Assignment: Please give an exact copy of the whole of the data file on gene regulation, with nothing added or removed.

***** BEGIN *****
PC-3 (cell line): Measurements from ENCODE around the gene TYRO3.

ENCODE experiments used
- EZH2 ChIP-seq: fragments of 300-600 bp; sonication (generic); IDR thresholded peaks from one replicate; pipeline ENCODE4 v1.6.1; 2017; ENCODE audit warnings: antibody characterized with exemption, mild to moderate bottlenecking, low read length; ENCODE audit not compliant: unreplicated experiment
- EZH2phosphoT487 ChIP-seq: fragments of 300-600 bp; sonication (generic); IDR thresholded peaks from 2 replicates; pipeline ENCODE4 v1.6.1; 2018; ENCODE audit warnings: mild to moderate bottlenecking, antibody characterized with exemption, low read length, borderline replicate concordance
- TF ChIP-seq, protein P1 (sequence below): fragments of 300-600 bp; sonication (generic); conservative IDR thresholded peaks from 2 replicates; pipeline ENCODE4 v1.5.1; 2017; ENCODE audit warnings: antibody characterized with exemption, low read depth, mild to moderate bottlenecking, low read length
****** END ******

PC-3 (cell line): Measurements from ENCODE around the gene TYRO3.

ENCODE experiments used
- EZH2 ChIP-seq: fragments of 300-600 bp; sonication (generic); IDR thresholded peaks from one replicate; pipeline ENCODE4 v1.6.1; 2017; ENCODE audit warnings: antibody characterized with exemption, mild to moderate bottlenecking, low read length; ENCODE audit not compliant: unreplicated experiment
- EZH2phosphoT487 ChIP-seq: fragments of 300-600 bp; sonication (generic); IDR thresholded peaks from 2 replicates; pipeline ENCODE4 v1.6.1; 2018; ENCODE audit warnings: mild to moderate bottlenecking, antibody characterized with exemption, low read length, borderline replicate concordance
- TF ChIP-seq, protein P1 (sequence below): fragments of 300-600 bp; sonication (generic); conservative IDR thresholded peaks from 2 replicates; pipeline ENCODE4 v1.5.1; 2017; ENCODE audit warnings: antibody characterized with exemption, low read depth, mild to moderate bottlenecking, low read length